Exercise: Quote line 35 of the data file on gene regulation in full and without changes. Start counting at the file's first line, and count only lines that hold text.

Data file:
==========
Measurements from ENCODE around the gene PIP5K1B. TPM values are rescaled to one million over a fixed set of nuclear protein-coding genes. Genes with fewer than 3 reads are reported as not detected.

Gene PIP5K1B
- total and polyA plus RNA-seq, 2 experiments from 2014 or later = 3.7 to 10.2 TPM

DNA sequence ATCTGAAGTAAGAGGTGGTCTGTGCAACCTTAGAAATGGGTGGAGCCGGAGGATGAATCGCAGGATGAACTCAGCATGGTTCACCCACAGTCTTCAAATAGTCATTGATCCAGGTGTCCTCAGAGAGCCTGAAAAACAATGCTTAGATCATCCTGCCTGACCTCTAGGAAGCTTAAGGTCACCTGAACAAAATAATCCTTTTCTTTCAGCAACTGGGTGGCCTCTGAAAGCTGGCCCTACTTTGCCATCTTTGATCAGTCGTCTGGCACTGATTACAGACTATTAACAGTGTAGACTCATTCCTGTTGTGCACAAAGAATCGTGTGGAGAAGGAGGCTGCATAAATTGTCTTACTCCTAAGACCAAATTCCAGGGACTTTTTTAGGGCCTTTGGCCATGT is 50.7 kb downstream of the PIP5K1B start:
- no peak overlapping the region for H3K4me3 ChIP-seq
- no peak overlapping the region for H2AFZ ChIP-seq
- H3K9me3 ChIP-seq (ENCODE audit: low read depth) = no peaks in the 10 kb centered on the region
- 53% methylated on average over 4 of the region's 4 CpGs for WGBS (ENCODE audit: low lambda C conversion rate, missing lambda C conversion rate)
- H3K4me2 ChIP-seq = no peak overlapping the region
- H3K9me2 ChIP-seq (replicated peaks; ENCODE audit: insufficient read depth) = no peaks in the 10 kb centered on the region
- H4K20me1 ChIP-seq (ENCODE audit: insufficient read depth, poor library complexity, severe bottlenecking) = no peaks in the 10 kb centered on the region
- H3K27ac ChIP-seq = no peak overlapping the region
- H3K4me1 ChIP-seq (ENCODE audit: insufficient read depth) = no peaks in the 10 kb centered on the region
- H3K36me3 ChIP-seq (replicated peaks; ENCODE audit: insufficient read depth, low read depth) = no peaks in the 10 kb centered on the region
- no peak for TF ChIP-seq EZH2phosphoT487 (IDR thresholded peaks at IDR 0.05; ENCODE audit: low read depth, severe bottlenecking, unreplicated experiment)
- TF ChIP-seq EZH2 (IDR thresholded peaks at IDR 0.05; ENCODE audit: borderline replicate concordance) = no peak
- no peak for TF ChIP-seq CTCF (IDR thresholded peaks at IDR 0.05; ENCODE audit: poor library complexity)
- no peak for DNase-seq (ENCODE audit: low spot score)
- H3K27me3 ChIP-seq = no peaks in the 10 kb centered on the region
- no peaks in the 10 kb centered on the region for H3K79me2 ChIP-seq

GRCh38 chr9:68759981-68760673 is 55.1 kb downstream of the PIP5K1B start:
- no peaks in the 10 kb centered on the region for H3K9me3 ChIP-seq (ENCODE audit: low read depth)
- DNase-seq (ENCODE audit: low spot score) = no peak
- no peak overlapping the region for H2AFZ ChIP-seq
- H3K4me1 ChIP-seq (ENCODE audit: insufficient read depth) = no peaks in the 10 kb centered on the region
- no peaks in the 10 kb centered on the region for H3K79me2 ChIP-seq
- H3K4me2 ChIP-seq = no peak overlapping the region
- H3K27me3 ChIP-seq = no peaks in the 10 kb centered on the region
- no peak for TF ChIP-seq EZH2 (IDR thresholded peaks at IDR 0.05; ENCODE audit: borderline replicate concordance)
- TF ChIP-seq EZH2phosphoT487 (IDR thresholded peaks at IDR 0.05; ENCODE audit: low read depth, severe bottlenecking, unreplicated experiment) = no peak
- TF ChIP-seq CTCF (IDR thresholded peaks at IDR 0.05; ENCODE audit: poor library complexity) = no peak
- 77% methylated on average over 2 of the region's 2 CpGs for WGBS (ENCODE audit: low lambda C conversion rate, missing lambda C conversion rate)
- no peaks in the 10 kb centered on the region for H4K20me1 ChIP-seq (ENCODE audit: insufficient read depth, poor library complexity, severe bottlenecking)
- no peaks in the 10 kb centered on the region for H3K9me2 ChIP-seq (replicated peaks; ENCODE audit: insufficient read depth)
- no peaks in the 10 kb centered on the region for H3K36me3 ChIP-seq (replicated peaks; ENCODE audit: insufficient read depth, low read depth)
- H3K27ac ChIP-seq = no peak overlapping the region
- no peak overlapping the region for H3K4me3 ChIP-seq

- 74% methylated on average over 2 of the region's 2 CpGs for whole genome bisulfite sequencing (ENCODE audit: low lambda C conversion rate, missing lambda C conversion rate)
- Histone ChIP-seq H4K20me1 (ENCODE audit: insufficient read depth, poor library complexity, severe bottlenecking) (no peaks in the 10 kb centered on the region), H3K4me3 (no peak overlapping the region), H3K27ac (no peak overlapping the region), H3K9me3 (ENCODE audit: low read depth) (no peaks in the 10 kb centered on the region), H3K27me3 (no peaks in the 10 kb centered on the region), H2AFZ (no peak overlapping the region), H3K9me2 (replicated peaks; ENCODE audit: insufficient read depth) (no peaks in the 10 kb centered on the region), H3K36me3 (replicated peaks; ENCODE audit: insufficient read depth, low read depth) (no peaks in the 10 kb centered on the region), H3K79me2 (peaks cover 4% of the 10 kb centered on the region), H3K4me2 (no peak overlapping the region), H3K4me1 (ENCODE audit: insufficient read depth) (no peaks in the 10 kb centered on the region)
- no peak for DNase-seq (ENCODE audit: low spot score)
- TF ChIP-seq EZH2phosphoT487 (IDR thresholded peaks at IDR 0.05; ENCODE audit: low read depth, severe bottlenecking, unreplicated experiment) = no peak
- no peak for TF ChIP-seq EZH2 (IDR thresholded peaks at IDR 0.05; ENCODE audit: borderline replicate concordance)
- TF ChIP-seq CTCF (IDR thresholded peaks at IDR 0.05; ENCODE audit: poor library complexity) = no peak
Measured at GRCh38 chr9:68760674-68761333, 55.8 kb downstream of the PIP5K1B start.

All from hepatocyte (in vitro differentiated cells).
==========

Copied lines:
- no peaks in the 10 kb centered on the region for H3K36me3 ChIP-seq (replicated peaks; ENCODE audit: insufficient read depth, low read depth)